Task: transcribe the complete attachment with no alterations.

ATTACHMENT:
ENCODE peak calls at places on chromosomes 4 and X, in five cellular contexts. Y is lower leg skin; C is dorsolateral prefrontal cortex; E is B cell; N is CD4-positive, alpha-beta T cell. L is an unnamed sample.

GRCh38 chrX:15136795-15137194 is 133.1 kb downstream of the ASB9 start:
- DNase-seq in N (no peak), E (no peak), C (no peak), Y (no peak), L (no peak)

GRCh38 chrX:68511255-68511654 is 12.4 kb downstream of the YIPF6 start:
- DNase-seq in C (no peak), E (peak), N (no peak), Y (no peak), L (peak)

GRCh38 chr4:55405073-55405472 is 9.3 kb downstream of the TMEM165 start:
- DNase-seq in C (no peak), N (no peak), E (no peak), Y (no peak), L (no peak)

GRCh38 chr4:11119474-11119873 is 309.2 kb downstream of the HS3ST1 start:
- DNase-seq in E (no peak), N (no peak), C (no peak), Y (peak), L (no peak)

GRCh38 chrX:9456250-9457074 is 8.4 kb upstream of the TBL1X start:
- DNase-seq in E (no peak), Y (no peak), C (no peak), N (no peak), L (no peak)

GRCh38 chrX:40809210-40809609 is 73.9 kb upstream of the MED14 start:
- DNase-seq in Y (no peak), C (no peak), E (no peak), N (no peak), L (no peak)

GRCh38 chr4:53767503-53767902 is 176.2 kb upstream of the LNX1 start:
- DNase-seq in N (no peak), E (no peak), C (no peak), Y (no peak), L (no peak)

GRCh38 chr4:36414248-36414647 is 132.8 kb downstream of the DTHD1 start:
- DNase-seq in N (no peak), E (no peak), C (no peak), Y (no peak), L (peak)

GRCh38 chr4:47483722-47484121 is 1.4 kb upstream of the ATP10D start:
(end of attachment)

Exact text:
ENCODE peak calls at places on chromosomes 4 and X, in five cellular contexts. Y is lower leg skin; C is dorsolateral prefrontal cortex; E is B cell; N is CD4-positive, alpha-beta T cell. L is an unnamed sample.

GRCh38 chrX:15136795-15137194 is 133.1 kb downstream of the ASB9 start:
- DNase-seq in N (no peak), E (no peak), C (no peak), Y (no peak), L (no peak)

GRCh38 chrX:68511255-68511654 is 12.4 kb downstream of the YIPF6 start:
- DNase-seq in C (no peak), E (peak), N (no peak), Y (no peak), L (peak)

GRCh38 chr4:55405073-55405472 is 9.3 kb downstream of the TMEM165 start:
- DNase-seq in C (no peak), N (no peak), E (no peak), Y (no peak), L (no peak)

GRCh38 chr4:11119474-11119873 is 309.2 kb downstream of the HS3ST1 start:
- DNase-seq in E (no peak), N (no peak), C (no peak), Y (peak), L (no peak)

GRCh38 chrX:9456250-9457074 is 8.4 kb upstream of the TBL1X start:
- DNase-seq in E (no peak), Y (no peak), C (no peak), N (no peak), L (no peak)

GRCh38 chrX:40809210-40809609 is 73.9 kb upstream of the MED14 start:
- DNase-seq in Y (no peak), C (no peak), E (no peak), N (no peak), L (no peak)

GRCh38 chr4:53767503-53767902 is 176.2 kb upstream of the LNX1 start:
- DNase-seq in N (no peak), E (no peak), C (no peak), Y (no peak), L (no peak)

GRCh38 chr4:36414248-36414647 is 132.8 kb downstream of the DTHD1 start:
- DNase-seq in N (no peak), E (no peak), C (no peak), Y (no peak), L (peak)

GRCh38 chr4:47483722-47484121 is 1.4 kb upstream of the ATP10D start: